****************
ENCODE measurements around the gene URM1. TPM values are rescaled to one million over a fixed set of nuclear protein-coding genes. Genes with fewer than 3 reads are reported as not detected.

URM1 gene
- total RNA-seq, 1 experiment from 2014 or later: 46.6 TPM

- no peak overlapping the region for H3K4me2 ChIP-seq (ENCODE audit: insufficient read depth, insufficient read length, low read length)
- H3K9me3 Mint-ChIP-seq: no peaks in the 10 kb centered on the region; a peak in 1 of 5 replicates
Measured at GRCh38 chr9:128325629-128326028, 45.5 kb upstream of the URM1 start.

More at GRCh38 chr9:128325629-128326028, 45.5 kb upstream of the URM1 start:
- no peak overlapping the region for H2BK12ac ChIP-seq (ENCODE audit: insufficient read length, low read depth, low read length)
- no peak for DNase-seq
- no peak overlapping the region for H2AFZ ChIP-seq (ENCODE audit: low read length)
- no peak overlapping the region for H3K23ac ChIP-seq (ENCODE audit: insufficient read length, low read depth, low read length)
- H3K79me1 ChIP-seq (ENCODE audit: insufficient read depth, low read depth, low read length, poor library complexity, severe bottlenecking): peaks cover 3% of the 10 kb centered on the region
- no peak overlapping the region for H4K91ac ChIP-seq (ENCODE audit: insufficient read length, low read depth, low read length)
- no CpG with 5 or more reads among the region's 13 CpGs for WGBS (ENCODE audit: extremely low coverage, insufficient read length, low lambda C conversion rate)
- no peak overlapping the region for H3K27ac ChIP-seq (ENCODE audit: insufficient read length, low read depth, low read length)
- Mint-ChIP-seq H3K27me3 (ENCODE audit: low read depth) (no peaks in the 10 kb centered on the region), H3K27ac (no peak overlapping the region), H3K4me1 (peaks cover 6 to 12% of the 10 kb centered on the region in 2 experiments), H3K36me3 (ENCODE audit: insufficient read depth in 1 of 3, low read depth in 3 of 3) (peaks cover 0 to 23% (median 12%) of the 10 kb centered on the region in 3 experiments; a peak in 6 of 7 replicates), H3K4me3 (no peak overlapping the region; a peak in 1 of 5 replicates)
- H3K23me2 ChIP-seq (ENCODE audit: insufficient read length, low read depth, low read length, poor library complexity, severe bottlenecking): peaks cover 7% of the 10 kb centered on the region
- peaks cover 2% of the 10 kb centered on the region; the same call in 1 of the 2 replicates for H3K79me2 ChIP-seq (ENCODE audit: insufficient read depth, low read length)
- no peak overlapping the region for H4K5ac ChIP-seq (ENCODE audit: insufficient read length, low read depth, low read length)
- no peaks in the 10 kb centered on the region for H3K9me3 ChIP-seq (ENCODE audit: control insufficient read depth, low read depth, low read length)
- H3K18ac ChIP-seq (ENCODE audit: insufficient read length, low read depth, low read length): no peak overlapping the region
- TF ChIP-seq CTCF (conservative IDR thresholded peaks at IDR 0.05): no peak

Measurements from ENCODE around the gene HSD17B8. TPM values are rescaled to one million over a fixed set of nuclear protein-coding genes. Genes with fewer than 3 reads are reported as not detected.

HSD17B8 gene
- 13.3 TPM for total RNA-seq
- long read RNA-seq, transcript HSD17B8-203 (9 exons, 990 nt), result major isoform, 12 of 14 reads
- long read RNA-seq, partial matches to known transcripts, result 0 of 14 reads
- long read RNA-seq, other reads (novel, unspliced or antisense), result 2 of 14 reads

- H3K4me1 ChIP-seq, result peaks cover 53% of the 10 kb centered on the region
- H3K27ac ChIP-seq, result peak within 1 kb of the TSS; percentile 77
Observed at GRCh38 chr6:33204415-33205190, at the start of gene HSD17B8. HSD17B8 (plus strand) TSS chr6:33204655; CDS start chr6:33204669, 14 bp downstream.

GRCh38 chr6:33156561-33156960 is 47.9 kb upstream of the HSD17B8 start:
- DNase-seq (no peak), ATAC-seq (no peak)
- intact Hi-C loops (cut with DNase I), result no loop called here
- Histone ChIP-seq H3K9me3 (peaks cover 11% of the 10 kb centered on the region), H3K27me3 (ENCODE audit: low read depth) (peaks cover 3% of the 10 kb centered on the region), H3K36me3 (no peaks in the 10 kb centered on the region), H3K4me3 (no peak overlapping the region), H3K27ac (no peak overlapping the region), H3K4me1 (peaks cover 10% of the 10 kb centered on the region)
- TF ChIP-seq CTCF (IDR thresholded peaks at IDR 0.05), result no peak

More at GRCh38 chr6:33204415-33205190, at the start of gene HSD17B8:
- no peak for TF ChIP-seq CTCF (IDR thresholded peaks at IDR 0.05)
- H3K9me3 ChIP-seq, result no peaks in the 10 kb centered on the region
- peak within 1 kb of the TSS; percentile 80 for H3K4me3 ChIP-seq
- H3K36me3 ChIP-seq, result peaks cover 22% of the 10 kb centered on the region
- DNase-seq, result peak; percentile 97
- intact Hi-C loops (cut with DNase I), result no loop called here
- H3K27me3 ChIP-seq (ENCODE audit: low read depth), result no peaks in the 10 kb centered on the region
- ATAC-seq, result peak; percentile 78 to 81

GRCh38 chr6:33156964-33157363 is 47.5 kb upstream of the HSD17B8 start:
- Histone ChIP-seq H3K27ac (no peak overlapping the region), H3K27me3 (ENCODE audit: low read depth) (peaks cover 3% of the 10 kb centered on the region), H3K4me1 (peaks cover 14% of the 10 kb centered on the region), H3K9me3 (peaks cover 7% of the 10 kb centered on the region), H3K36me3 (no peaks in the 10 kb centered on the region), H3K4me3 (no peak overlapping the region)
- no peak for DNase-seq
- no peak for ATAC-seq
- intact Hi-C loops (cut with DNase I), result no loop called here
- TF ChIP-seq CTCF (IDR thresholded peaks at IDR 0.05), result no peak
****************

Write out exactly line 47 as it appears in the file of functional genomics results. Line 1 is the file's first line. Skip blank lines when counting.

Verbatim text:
- Histone ChIP-seq H3K27ac (no peak overlapping the region), H3K27me3 (ENCODE audit: low read depth) (peaks cover 3% of the 10 kb centered on the region), H3K4me1 (peaks cover 14% of the 10 kb centered on the region), H3K9me3 (peaks cover 7% of the 10 kb centered on the region), H3K36me3 (no peaks in the 10 kb centered on the region), H3K4me3 (no peak overlapping the region)